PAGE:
News organizations ask Supreme Court to uphold ride-alongs with police
The Supreme Court has not ruled in a case involving the newsgathering techniques of the media since the beginning of the decade. But a group of cases on the high court’s horizon could change all that this fall.
The cases, which the court has not yet agreed to consider, involve police “ride-alongs” that the news media have engaged in for decades, for the mutual benefit of both the media and police.
The targets of these ride-alongs don’t see the benefit in the same light and have mounted constitutional challenges to the technique. They claim that their privacy has been violated, and that the media are, in effect, acting as government agents during the events, violating their Fourth Amendment rights against improper search and seizure.
“Media access to many vital law enforcement activities will cease” if ride-alongs are found unconstitutional, says Seattle media lawyer P. Cameron DeVore in a brief before the court.
“There can be little doubt that much valuable reporting will simply not be undertaken,” adds Washington, D.C., media lawyer Lee Levine.
Here is how the media ride-along usually works. Police alert the news media, usually on a confidential basis, in advance of a raid or execution of a search warrant. The media than accompany law enforcement officials and record the event, giving the media dramatic material while also giving police publicity which, police say deters future crime.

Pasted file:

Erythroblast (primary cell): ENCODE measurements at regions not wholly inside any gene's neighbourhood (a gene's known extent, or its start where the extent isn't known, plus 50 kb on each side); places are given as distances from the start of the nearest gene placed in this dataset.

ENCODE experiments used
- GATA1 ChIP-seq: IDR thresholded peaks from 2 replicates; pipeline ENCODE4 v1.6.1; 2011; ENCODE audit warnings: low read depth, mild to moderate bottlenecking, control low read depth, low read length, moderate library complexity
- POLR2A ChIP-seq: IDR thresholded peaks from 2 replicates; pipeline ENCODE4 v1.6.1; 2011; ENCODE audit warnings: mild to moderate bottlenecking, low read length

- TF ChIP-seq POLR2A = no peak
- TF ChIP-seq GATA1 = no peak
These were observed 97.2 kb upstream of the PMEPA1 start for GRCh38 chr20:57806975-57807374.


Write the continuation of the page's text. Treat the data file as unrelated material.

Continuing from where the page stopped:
The proliferation of syndicated “real-life” crime and police shows has only increased the use of the technique, and controversy has also grown. Some critics of the government’s 1993 raid on the Branch Davidian compound in Waco, Texas, claim that an early tip to the media about the impending raid also alerted cult members and increased casualties.
But the controversy has taken on constitutional dimensions with the initiation of suits by defendants targeted in ride-alongs. To make a Fourth Amendment argument, targets have contended that the media in a ride-along situation work so closely with police in advance of a raid that they take on the coloration of state actors, in effect turning the media into an arm of government.
“A private home is not a soundstage for law enforcement theatricals,” the 2nd U.S. Circuit Court of Appeals ruled in a 1995 case involving a Secret Service raid on a woman suspected of credit card fraud, which was conducted with CBS cameras rolling.
More recently, the 9th U.S. Circuit Court of Appeals took a similarly disapproving stance of ride-alongs in a suit brought by a Montana rancher who was suspected of poisoning endangered wildlife. CNN cameras and microphones accompanied U.S. Fish and Wildlife Service agents as they searched the property in 1993, though CNN never actually entered the targeted home.
CNN and the wildlife service had signed a formal agreement beforehand — not the typical practice for most ride-alongs — allowing CNN’s participation on the condition that the footage not be aired when it could still affect the defendant’s right to a fair trial.
The 9th Circuit reviewed the facts of the case and concluded the record contains “more than enough (evidence) to make the media government actors.”